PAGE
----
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Night shift: 25-year-old stall dishes out 400 omelettes a night

The customers continue even after the last train leaves Churchgate at 1am. Many, looking for food after all eateries in the area are shut, do not go disappointed.

Written by Sadaf Modak | Mumbai | Published: March 19, 2016 1:06 am

AFTER THE first swarm of commuters has left Churchgate station, a few stalls spring up near the subway outside platform four as night falls. There are those who take a quick bite of omelette pao as a pre-dinner snack before reaching home two hours later in the northern suburbs of the city. There are others for whom the omelette is dinner and others still who are the last customers having their breakfast at the same stall at 6 am.

Liaqat Ali Siddiqui, who claims to be one of the first to set up a stall at the station 25 years ago, dishes out at least 400 omelettes through the night. “Earlier, when there were no competitors, I would end up making 500-600 omelette paos, bhurjis, and my famous anda rice,” 38-year old Siddiqui says. As a 13-year old boy, Siddiqui set up an omelette stall to contribute to his family income.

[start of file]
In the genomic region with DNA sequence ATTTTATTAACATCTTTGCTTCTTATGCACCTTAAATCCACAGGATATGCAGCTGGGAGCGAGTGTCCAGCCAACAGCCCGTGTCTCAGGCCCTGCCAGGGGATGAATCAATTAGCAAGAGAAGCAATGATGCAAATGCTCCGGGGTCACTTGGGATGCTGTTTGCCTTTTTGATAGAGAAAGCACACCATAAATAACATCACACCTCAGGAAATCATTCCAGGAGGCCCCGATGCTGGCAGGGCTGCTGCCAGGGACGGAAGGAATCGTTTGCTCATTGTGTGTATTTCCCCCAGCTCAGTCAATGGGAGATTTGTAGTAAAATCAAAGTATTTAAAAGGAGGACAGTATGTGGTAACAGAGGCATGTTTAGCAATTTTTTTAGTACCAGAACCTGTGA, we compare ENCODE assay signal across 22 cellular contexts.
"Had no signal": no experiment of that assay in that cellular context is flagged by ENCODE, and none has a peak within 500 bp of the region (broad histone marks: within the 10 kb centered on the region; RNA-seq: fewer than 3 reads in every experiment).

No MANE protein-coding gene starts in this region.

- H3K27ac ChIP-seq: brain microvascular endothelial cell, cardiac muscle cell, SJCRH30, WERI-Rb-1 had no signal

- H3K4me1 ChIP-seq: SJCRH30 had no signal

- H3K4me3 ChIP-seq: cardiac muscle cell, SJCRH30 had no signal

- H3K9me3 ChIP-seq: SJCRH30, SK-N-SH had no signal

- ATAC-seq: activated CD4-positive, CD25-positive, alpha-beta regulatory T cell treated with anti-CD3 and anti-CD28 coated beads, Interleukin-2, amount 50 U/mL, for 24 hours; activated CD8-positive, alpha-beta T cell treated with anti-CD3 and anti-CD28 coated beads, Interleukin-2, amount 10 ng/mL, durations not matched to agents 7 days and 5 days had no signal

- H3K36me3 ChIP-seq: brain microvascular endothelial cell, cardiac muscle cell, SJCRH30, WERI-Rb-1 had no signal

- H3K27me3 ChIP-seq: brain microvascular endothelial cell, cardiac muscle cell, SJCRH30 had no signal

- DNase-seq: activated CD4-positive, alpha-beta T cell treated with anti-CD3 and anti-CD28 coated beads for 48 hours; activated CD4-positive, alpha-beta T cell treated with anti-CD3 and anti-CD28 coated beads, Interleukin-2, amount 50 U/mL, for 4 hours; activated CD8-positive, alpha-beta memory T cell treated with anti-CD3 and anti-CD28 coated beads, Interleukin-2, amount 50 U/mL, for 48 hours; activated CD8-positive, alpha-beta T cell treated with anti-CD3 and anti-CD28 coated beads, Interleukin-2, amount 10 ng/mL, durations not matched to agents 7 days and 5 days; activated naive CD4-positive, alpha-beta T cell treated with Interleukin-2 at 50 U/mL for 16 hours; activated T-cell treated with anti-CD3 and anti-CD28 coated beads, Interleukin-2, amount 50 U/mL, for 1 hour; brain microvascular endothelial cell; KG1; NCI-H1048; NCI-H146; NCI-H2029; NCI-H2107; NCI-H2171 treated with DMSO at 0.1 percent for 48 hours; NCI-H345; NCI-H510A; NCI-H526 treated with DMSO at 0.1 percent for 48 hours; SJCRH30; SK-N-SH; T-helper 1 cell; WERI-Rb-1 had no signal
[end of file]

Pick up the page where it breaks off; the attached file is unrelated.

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“My father would deliver pao to homes around Churchgate so I was aware of the area. I began selling omelette pao and bhurji pao in the night to earn some money,” he says.

Siddiqui recalls how in the beginning he would have to face harassment from customers who would refuse to pay after eating. “There would be fewer policemen and not much patrolling either, to check brawls or people misbehaving with us. Things are better now,” he says.

The other thing that has changed significantly, according to Siddiqui, are the prices.

“But, at least I do not have to work under anyone. I managed to buy a home, get married, start a family, all because of this business,” says the Navi Mumbai resident who sets his stall at 8pm every evening till 6am when he serves his last customer. He then returns home and sleeps through the day.

All his supplies, including eggs and bread, come through orders on the phone.

Siddiqui prides over the fact that despite many other food stalls coming up over the years, customers come looking for him. “Those who have tasted the omelette I make remain loyal customers. I do not have a secret ingredient, I think it is the experience of so many years,” he says.

The customers continue even after the last train leaves Churchgate at 1am. Many, looking for food after all eateries in the area are shut, do not go disappointed.

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